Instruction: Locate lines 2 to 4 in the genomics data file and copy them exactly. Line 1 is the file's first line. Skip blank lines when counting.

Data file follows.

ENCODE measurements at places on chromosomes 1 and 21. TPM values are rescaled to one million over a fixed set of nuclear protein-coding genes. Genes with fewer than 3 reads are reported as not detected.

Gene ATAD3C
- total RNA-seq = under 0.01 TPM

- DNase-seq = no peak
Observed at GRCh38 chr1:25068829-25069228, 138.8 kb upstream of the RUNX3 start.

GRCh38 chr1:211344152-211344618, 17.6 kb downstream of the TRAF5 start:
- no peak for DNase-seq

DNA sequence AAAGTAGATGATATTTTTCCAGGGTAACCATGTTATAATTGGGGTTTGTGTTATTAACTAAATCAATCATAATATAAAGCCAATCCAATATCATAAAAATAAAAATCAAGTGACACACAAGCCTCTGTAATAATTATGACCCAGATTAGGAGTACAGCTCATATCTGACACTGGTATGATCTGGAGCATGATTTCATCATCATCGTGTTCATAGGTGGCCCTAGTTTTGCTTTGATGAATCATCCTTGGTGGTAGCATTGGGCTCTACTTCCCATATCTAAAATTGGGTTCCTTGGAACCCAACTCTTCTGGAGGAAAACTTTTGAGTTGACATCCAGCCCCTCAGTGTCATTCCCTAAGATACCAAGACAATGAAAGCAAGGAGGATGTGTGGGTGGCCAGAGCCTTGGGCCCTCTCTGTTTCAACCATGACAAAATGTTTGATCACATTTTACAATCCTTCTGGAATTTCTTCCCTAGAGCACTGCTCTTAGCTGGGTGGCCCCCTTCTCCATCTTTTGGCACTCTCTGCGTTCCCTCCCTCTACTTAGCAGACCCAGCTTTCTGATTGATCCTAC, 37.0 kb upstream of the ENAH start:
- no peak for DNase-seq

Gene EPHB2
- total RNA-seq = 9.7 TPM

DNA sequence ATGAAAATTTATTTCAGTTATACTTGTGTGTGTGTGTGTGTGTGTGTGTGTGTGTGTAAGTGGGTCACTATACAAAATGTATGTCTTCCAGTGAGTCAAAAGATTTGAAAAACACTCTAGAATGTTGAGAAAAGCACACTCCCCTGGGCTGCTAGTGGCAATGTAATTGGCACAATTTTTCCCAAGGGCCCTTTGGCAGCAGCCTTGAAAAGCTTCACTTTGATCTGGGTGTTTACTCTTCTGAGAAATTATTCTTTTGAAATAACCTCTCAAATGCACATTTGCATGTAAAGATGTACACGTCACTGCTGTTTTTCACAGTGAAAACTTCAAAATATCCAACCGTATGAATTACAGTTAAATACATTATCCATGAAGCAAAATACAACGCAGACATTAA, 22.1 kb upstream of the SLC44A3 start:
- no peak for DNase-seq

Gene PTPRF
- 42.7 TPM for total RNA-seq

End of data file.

Gene ATAD3C
- total RNA-seq = under 0.01 TPM

- DNase-seq = no peak